Change of Perspective

Musings on Writing, Reading, and Life Narratives

Fiction writers and literary critics speak of point of view. Social scientists are more likely to discuss perspective. But both of these terms refer to essentially the same construct: the consciousness behind the perception and narration of experience. Each individual’s point of view is unique, and point of view shapes the stories people tell to themselves and to others about themselves and their relationships with their environment. The same event narrated from two different perspectives will produce two different stories.

A change of perspective can expand our perception and reframe our thinking about our experiences. We can all benefit from an occasional change of perspective.

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Sunday, November 9, 2008

Feminism, post-election

Feminism, post-election - Los Angeles Times:
For a second-wave feminist like myself, this election year has been a roller-coaster ride: exciting, and sick-making, and yet again exciting. We have seen an eminently qualified woman contend for a presidential nomination and fail, at least in part because she was demonized as a dragon lady; then we have seen a shamefully unqualified woman handed a vice presidential nomination, at least in part because she was a walking advertisement for Mrs. America. Taken together, such unforeseen events have been remarkable, especially insofar as they remind us of where we are, as a culture, in the centuries-long struggle to normalize equality for women.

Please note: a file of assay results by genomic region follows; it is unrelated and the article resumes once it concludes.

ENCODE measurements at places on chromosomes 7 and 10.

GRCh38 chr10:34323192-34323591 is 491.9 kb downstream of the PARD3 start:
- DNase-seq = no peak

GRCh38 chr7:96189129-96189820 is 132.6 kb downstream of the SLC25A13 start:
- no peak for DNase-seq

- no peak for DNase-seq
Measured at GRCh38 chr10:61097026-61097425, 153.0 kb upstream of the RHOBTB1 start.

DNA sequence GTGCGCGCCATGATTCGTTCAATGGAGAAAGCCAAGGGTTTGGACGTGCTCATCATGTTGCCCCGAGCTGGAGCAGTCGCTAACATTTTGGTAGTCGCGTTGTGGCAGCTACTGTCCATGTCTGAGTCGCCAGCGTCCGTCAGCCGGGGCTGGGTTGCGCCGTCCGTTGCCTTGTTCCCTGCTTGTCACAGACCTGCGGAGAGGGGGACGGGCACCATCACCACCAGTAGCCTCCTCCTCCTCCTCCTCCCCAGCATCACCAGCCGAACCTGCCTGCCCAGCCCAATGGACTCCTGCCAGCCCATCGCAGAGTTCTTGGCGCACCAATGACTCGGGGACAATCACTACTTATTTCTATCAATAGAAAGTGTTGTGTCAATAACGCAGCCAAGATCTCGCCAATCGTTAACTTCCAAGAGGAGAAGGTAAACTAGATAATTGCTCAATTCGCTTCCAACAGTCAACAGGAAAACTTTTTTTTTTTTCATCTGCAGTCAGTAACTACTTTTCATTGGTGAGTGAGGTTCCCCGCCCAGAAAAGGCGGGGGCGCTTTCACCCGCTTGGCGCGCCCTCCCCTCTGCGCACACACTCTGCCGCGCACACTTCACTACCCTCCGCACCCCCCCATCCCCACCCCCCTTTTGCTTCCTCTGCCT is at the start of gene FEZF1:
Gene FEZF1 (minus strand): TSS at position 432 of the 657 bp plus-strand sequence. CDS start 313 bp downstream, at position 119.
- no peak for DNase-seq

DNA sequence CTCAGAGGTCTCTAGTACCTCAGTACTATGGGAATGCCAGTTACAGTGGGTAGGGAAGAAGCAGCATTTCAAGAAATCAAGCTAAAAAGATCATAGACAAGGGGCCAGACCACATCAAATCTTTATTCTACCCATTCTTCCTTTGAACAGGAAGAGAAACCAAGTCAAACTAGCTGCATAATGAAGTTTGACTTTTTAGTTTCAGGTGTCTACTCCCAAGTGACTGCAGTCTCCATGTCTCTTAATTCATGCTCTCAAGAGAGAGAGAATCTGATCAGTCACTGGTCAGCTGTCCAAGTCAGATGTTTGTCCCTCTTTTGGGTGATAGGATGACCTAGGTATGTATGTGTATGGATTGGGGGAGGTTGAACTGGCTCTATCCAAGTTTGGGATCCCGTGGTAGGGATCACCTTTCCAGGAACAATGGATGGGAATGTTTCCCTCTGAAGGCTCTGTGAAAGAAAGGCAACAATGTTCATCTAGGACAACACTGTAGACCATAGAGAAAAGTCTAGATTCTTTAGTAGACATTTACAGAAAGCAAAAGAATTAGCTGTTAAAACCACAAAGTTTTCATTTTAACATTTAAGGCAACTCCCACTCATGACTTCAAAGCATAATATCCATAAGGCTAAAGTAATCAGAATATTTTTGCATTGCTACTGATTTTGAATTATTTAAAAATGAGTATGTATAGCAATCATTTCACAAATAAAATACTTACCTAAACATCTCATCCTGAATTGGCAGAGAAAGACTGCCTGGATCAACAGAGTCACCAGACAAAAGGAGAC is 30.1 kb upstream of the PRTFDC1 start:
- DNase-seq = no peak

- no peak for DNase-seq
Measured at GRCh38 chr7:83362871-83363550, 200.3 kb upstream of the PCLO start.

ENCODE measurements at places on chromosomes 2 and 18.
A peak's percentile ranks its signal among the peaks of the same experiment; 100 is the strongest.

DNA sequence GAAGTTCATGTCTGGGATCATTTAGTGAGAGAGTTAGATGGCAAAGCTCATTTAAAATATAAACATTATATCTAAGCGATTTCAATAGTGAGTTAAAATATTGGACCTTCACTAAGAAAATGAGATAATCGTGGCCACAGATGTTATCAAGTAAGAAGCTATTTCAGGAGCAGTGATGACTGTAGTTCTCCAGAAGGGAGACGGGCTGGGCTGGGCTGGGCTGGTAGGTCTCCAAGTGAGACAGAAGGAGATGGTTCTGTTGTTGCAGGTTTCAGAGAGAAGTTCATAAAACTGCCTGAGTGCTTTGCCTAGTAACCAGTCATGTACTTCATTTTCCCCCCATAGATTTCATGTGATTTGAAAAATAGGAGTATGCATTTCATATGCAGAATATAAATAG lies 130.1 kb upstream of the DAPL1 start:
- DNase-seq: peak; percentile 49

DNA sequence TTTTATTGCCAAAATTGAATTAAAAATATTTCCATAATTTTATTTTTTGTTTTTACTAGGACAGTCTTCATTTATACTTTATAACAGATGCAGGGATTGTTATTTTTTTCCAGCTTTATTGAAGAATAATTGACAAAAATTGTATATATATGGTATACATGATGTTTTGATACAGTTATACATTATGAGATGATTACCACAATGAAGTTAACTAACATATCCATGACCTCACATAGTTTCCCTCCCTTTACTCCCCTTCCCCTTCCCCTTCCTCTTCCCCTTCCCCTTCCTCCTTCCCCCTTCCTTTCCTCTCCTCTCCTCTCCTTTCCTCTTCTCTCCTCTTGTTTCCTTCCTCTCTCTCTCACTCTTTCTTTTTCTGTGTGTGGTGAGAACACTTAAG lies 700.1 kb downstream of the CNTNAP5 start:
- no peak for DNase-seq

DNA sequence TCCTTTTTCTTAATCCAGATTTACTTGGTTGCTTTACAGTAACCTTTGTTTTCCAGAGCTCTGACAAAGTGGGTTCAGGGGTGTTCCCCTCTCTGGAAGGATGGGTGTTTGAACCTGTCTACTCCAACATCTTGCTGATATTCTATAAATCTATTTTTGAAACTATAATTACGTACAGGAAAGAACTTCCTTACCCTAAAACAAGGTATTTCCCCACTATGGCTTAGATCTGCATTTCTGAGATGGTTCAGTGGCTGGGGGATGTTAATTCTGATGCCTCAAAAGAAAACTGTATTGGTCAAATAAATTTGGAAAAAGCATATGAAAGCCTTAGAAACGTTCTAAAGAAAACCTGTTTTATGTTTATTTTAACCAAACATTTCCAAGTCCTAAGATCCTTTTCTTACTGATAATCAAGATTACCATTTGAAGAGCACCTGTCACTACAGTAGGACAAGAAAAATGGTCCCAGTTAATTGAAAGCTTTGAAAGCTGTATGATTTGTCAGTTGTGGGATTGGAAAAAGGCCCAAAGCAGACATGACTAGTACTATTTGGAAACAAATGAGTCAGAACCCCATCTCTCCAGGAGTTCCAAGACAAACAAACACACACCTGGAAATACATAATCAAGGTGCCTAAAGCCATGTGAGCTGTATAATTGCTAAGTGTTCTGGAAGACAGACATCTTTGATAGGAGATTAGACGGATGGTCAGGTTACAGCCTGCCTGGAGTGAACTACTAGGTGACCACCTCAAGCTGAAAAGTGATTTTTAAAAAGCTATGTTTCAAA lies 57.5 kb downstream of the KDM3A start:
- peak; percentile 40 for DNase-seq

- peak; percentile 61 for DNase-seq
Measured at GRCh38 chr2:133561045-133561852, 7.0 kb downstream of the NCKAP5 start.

In this piece in the Los Angeles Times feminist and writer Vivian Gornick laments that "The second wave of American feminism is now in a period of quietude, even of setback." She looks at the treatment of both Hillary Clinton and Sarah Palin during the recent election as "evidence that high-level sexism persists in the United States."

Along the way Gornick traces the history of the modern women's movement, which began with the publication of Mary Wollstonecraft's "Vindication of the Rights of Woman" in 1792. Gornick says that about every 50 years since that time the women's movement has raised its head, always with the same underlying message: "The conviction that men by nature take their brains seriously, and women by nature do not, is based not on an inborn reality but on a cultural belief that has served our deepest insecurities."

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